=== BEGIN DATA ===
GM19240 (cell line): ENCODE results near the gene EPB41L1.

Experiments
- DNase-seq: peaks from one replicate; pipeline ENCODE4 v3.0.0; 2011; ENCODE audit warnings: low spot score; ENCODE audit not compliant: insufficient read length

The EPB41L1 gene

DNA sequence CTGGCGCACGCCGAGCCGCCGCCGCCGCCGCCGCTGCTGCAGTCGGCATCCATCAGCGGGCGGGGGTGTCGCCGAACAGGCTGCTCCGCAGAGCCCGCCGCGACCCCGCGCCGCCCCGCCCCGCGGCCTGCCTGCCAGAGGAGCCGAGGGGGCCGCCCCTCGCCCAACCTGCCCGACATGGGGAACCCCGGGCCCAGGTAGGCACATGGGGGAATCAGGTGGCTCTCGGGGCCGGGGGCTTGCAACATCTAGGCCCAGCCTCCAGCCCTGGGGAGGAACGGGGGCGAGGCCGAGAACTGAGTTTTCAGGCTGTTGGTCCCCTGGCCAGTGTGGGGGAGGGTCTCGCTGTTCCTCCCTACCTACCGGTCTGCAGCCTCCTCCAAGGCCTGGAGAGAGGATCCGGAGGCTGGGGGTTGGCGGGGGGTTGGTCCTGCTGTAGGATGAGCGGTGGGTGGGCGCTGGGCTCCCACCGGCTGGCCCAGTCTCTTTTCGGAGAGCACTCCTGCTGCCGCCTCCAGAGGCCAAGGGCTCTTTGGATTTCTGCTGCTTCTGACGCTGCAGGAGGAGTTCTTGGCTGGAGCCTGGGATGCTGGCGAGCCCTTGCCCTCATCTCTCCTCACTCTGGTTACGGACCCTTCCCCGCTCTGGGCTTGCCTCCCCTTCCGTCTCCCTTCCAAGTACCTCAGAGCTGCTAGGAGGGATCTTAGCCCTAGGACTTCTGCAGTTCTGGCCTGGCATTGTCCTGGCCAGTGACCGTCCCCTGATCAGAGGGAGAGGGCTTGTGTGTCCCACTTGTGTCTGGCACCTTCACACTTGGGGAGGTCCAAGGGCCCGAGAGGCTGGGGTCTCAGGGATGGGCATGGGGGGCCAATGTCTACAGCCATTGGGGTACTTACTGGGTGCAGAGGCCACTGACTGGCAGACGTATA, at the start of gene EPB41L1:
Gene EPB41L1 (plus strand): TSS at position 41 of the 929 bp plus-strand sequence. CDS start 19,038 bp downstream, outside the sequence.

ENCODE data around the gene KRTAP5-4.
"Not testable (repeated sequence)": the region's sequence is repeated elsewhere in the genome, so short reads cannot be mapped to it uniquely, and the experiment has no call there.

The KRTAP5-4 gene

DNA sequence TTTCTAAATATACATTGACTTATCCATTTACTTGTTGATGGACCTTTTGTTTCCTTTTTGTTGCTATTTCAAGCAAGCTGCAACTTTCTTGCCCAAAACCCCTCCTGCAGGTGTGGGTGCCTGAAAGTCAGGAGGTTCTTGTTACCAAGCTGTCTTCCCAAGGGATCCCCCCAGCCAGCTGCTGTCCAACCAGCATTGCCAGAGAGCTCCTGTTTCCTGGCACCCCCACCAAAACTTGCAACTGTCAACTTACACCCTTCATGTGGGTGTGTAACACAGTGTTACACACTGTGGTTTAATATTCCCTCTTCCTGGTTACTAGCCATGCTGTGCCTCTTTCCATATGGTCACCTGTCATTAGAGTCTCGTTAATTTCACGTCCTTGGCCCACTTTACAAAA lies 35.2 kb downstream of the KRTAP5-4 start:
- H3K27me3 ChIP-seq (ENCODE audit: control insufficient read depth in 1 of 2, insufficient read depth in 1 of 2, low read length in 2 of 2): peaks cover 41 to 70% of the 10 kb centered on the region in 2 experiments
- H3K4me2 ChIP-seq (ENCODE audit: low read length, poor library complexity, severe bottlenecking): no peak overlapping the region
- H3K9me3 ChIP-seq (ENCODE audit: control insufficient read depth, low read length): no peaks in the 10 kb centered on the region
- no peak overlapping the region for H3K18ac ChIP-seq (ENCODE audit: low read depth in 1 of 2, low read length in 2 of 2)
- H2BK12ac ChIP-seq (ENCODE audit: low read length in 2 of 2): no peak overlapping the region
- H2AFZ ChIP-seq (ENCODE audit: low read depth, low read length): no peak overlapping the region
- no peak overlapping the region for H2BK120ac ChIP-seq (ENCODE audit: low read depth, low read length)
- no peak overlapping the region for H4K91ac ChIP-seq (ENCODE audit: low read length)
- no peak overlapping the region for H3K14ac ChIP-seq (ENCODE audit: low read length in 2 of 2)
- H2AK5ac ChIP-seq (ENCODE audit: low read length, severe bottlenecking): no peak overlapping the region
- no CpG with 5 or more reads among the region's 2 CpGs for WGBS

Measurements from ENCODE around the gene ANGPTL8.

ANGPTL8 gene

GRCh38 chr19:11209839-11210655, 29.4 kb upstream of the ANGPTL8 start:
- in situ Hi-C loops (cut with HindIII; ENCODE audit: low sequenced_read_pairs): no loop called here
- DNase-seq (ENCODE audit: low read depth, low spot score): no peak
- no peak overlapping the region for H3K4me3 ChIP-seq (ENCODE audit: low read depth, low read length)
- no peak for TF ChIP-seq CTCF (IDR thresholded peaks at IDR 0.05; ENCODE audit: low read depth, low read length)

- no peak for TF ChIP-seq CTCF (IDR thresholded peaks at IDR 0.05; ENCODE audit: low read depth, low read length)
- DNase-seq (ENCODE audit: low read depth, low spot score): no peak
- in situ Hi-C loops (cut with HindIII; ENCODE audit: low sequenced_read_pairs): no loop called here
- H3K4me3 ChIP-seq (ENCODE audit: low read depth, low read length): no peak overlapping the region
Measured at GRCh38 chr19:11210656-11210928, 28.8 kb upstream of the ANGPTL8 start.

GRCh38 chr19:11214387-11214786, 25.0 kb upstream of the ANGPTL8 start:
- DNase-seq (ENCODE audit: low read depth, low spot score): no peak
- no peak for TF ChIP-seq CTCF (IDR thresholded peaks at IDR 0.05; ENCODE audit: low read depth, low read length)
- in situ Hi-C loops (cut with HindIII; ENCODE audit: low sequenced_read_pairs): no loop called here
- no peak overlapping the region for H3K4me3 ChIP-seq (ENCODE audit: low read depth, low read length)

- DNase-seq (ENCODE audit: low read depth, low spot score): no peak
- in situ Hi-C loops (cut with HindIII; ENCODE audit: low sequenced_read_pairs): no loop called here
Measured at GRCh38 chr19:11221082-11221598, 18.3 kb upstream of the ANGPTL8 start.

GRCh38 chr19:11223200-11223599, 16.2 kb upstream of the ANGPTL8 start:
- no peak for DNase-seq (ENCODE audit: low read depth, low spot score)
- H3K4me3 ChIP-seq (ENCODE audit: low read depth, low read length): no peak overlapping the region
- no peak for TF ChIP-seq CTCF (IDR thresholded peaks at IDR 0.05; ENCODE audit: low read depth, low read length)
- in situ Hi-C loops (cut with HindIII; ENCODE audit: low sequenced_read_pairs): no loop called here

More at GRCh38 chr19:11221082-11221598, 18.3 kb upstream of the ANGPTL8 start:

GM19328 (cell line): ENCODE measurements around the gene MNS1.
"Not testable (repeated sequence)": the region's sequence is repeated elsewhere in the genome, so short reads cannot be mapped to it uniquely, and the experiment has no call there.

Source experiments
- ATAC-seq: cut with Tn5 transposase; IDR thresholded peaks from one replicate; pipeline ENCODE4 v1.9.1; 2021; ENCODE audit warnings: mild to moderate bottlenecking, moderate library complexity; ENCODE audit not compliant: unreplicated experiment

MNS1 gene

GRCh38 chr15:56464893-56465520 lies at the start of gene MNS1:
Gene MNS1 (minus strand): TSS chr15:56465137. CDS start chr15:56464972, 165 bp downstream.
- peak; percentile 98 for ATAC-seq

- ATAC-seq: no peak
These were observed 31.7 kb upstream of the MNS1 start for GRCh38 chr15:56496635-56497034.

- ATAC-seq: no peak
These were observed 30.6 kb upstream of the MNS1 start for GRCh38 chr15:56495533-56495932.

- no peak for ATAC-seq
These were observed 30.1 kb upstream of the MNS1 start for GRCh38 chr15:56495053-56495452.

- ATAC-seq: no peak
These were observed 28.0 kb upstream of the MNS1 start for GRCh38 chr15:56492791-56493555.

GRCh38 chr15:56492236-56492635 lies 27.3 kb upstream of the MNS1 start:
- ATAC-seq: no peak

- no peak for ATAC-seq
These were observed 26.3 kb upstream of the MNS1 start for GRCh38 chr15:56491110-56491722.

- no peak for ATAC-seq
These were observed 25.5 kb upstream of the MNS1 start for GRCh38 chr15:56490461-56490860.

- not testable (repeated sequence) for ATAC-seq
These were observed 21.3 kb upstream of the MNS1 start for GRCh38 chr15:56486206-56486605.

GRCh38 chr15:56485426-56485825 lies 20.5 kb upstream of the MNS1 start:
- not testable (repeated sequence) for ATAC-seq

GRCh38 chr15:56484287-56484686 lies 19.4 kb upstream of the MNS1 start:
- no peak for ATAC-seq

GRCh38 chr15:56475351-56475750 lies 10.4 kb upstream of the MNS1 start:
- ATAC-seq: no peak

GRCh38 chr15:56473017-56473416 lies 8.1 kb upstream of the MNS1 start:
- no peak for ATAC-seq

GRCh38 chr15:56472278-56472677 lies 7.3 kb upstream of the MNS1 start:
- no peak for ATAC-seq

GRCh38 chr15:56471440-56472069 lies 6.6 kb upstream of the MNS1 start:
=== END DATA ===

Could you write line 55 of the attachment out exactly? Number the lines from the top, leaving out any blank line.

- peak; percentile 98 for ATAC-seq